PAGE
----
Why is topical oxygen therapy (TOT) getting so much attention recently?

Dr Schultz: Several major factors support the interest seen at wound care meetings and by wound care providers. Part of this is everybody accepts that oxygen is good and that we need more oxygen in most chronic wounds as a general approach. A major reason why a product like Natrox® O2 continuous TOT is becoming such an interesting and hot topic right now is because there wasn’t something comparable to this before. This is a unique, first-in-class type of wound care treatment option.

Why is oxygen critical for wound healing?

Dr Cole: Oxygen is important throughout all stages of the wound healing cascade. It’s the ultimate multitasker. We need oxygen to support energy production to keep a steady state when tissues are healthy. But when tissues are injured, we need more oxygen to support the processes of tissue repair and regeneration.

Why should clinicians incorporate TOT into their wound care practice?

Dr Cole: Adding topical oxygen therapy to our standard of care is long overdue. The evidence is mounting. Topical oxygen is effective, but it’s also very simple to use. It’s an adjunctive therapy, so it's not an ‘if/or’, it's an ‘and’. It fits into our clinical processes and care algorithms very well.

What’s the difference between continuous and intermittent topical oxygen therapy?

Dr Schultz: There are some theoretical advantages of having the continuous oxygen concentration increase compared to just intermittent oxygen. Part of the problem is the duration of the increased oxygen in the wound bed that occurs with intermittent oxygen delivery. The cells need oxygen continuously for their increased metabolism, increased proliferation, and migration, as well as maintain a high level of oxygen to improve the function of our immune cells and to stimulate the metabolically dormant bacteria in biofilms to make them more sensitive to agents such as antibiotics.

“You have to have something that works and that patients can actually use. That’s where topical oxygen fills a niche that is open right now.”

What’s the benefit of choosing continuous topical oxygen therapy (cTOT), such as Natrox® O2, over intermittent?

Dr Serena: Continuous diffusion of oxygen has a lot of advantages for patients. Clinically, it makes sense if you’re changing the microbiome – why not deliver it continuously, 24/7? There’s no statement saying one’s better than the other. But when it comes to a convenience standpoint, a continuous topical oxygen therapy product like Natrox® O2 is very easy. You have the wheel that you put on the wound, it stays there for up to a week at a time. Patient adherence and compliance with the regimen is very easy. A lot of therapies work because the patients can adhere to the regimen. It’s something we saw in the clinical trials as well.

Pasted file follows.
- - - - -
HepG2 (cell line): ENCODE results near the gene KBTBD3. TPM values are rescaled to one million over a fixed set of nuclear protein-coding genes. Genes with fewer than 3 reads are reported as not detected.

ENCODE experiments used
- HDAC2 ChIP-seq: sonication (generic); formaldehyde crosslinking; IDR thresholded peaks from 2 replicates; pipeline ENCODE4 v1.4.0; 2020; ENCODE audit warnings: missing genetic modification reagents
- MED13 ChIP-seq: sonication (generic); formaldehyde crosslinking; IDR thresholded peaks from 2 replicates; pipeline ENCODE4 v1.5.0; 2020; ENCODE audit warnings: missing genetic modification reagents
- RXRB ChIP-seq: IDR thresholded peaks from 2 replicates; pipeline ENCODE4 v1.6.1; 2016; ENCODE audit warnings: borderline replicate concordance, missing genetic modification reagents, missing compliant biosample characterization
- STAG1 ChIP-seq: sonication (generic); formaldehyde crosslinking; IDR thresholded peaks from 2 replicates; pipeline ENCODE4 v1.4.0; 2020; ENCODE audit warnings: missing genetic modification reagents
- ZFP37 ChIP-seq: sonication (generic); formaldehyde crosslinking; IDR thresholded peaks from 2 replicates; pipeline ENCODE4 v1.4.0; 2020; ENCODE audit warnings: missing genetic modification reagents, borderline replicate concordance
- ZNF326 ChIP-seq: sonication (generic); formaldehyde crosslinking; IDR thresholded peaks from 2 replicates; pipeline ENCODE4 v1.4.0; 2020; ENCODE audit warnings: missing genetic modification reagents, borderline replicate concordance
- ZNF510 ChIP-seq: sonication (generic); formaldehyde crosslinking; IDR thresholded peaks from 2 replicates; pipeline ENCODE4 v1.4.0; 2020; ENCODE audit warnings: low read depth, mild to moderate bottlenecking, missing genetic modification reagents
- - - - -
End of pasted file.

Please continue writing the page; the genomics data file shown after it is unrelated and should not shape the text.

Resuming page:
What makes Natrox® O2 unique?

Dr Schulz: Natrox® O2 provides a continuous high concentration of oxygen at the surface of the wound so the oxygen can diffuse into the wound bed and the supporting tissues. The unique aspect of Natrox® O2 is that it doesn’t have a big oxygen cylinder with a tube output above the wound. Instead, it has a small, mobile phone-sized generator that generates oxygen from an electrolysis process with water, and then delivers the oxygen down the tube to the dressing on the wound. Now, the great thing is it does this continuously. This is a much better physiological way to try to increase the important roles that oxygen plays in wound healing – and especially in chronic wounds.

What impact have you seen Natrox® O2 make on patients receiving the therapy?

Dr Cole: Living with a chronic wound is very demanding and can be somewhat restrictive – clinic appointments, dressing changes, testing – all of this dictates the patients’ lives and can take many hours out of their day. The fact that patients are mobile with continuous topical oxygen therapy is really huge. It’s less restrictive, it supports the patient’s ability to not only continue their activities of daily living – laundry and such – but they can also participate in their social interactions. This can have a considerable positive impact on our patients' psychological wellbeing. It can help to reduce feelings of depression, isolation, anxiety and stress, and increase their quality of life. Subsequently, it makes them more adherent to the treatment plan, so they get better results. It's a win-win for all involved.

Where do you see TOT’s future in clinical practice?

Dr Serena: Clinicians are seeing the efficacy of topical oxygen in combination with the convenience and ease of use of topical oxygen therapy. It’s not just enough to have something that works; you have to have something that works and that patients can actually use. That’s where topical oxygen fills a niche that is open right now. In the next year, there will be an uptake in the use of topical oxygen. Beyond this year, topical oxygen will become part of the toolbox of wound care specialists. The convenience will allow more patients to receive topical oxygen and lead the way to TOT becoming a mainstay therapy.